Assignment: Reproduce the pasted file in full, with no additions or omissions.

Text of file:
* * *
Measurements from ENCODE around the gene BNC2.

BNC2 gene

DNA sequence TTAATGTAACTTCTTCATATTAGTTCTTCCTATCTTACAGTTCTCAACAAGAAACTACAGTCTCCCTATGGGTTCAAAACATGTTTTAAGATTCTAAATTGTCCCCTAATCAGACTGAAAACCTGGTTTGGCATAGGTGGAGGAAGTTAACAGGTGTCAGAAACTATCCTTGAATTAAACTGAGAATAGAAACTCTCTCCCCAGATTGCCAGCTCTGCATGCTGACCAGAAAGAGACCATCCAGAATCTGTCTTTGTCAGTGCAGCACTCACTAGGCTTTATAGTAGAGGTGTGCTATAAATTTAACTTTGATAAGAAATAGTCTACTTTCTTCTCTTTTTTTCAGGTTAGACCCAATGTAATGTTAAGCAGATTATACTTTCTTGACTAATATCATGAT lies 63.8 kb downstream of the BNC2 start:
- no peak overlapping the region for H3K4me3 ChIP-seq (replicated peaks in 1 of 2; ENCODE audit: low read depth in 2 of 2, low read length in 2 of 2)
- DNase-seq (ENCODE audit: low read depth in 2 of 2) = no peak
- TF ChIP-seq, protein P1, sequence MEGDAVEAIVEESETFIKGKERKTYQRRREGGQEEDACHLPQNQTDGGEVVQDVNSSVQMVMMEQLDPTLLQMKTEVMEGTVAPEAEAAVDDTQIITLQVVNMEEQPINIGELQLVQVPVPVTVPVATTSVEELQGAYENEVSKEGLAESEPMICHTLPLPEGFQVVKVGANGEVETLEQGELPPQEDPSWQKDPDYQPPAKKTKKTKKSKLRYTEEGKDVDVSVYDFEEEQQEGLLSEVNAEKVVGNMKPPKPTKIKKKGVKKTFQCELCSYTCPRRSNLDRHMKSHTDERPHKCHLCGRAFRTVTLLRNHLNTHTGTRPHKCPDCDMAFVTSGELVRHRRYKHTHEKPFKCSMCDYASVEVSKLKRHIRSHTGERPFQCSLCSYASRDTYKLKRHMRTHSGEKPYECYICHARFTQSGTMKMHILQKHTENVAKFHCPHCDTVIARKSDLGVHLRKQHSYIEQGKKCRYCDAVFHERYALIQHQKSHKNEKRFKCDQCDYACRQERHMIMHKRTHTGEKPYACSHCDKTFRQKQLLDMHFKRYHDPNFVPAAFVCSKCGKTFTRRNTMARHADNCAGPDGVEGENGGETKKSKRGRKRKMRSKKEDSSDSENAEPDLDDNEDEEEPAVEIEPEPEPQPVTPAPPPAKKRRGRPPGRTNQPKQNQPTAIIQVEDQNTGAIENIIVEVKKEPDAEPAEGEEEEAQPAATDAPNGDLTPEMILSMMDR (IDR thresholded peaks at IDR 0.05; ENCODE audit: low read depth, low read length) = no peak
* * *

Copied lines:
Measurements from ENCODE around the gene BNC2.

BNC2 gene

DNA sequence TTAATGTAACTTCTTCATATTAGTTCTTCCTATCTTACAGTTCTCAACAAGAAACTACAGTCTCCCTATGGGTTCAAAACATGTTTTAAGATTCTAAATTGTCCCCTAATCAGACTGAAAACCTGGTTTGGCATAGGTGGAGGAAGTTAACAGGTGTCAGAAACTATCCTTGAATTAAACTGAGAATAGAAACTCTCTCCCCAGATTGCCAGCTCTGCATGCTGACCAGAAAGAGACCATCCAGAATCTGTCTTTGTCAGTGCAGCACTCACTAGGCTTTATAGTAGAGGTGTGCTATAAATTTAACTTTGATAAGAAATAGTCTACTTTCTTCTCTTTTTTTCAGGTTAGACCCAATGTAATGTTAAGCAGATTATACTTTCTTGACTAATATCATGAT lies 63.8 kb downstream of the BNC2 start:
- no peak overlapping the region for H3K4me3 ChIP-seq (replicated peaks in 1 of 2; ENCODE audit: low read depth in 2 of 2, low read length in 2 of 2)
- DNase-seq (ENCODE audit: low read depth in 2 of 2) = no peak
- TF ChIP-seq, protein P1, sequence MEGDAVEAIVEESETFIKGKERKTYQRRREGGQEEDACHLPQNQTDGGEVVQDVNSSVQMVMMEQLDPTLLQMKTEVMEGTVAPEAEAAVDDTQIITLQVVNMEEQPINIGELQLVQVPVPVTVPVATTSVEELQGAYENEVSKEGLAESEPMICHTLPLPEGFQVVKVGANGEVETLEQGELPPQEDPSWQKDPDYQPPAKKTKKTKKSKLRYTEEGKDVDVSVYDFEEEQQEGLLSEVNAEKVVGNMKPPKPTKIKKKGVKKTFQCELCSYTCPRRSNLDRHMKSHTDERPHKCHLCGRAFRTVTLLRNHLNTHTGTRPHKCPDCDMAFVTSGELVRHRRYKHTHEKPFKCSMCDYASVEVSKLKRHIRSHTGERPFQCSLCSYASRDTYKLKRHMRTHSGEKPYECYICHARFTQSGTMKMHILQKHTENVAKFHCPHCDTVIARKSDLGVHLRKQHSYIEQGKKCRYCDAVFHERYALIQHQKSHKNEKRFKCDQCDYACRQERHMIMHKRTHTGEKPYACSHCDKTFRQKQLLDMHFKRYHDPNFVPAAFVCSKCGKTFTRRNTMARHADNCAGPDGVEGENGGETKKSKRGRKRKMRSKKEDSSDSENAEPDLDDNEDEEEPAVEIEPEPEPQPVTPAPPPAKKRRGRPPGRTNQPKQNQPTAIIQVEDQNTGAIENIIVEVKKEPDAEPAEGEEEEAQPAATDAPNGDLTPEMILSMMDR (IDR thresholded peaks at IDR 0.05; ENCODE audit: low read depth, low read length) = no peak